To obtain the elementary Householder vector , the Euclidean norm of the vector, , is required. The sequential LAPACK routine, DLARFG, calls the Level-1 BLAS routine, DNRM2, which computes the norm while guarding against underflow and overflow. In the corresponding parallel ScaLAPACK routine, PDLARFG, each process in the column of processes, which holds the vector, , computes the global norm safely using the PDNRM2 routine.
For consistency with LAPACK, we have chosen to store and , and generate when necessary. Although storing might save us some redundant computation, we felt that consistency was more important.
The lower trapezoidal part of , which is a sequence of the Householder vectors, will be accessed in the form,
where is unit lower triangular, and is . In the sequential routine, the multiplication involving is divided into two steps: DTRMM with and DGEMM with . However, in the parallel implementation, is contained in one column of processes. Let be a unit lower trapezoidal matrix containing the strictly lower trapezoidal part of . is broadcast rowwise to the other process columns so that every column of processes has its own copy. This allows us to perform the operations involving in one step (DGEMM), as illustrated in Figure 7, and not worry about the upper triangular part of . This one step multiplication not only simplifies the implementation of the routine (PDLARFB), but may, depending upon the BLAS implementation, increase the overall performance of the routine (PDGEQRF) as well.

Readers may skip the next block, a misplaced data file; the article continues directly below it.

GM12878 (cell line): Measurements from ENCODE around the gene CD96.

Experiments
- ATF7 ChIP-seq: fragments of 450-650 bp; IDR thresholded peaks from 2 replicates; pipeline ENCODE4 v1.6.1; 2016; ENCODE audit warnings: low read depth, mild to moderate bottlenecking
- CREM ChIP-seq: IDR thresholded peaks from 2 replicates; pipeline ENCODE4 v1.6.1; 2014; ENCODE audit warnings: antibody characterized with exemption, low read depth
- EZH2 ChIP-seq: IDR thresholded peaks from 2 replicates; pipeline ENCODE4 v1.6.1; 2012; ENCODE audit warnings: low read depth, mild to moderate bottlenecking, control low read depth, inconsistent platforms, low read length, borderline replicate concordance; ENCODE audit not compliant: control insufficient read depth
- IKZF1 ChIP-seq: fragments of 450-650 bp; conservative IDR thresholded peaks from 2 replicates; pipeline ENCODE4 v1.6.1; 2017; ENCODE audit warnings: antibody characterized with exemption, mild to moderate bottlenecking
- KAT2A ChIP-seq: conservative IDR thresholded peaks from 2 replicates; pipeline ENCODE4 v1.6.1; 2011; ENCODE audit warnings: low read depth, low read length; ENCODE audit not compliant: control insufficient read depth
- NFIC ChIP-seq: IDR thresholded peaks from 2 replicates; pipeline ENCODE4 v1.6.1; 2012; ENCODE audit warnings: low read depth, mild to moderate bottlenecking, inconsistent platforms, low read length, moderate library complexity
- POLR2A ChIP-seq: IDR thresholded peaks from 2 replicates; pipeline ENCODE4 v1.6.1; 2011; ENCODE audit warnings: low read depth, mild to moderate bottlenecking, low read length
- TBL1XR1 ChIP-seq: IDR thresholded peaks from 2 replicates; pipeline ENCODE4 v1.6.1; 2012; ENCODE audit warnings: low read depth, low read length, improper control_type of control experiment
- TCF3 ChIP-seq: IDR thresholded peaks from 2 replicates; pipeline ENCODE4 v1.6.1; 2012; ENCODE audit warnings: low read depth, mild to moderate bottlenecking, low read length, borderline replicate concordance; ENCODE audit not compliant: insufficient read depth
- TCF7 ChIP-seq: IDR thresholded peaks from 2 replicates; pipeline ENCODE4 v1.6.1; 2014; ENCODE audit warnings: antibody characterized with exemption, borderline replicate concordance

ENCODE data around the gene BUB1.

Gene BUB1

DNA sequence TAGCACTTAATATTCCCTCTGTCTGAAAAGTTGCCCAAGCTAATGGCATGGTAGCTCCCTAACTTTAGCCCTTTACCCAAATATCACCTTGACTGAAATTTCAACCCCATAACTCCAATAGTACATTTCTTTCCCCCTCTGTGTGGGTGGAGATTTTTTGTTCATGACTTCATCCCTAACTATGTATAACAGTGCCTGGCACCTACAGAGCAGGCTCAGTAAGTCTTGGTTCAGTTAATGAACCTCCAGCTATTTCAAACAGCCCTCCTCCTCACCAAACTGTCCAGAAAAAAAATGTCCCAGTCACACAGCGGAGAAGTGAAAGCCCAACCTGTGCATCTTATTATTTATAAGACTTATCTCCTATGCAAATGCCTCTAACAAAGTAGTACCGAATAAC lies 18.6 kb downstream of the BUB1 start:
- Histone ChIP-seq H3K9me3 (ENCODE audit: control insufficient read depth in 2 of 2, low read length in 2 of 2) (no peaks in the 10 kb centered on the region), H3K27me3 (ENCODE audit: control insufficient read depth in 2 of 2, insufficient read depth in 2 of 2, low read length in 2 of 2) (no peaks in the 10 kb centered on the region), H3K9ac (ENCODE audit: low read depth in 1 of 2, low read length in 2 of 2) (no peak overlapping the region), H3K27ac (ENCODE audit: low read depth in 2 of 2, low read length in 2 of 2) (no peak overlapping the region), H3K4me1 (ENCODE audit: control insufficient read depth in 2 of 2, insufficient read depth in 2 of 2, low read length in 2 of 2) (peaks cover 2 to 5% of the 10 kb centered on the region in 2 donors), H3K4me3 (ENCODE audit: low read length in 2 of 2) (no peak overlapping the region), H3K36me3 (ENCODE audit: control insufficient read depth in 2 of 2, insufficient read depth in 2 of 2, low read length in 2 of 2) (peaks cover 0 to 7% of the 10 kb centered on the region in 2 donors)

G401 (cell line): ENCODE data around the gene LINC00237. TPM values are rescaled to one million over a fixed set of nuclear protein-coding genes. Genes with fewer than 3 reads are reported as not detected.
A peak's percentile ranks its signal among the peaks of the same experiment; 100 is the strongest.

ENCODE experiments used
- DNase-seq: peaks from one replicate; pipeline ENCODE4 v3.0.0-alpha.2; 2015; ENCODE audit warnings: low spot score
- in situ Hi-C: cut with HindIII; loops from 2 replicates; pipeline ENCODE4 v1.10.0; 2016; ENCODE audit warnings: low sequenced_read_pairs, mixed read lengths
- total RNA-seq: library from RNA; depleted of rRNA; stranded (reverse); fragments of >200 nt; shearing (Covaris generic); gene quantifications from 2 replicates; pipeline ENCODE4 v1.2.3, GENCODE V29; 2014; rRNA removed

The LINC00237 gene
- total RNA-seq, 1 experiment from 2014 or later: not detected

Figure 7: The storage scheme of the lower trapezoidal matrix in ScaLAPACK QR factorization.
Figure 8: Performance of the QR factorization on the Intel iPSC/860, Delta, and Paragon.
Figure 8 shows the performance of the QR factorization routine on the Intel family of concurrent computers. The block size of was used on all of the machines. Best performance was attained with an aspect ratio of . The highest performances of 3.1 Gflops for was obtained on the iPSC/860; 14.6 Gflops for on the Delta; and 21.0 Gflops for on the Paragon. Generally, the QR factorization routine has the best performance of the three factorizations since the updating process of is rich in matrix-matrix operation, and the number of floating point operations is the largest ().
Figure 9: Performance of the Cholesky factorization as a function of the block size on and processes of the Intel Delta ().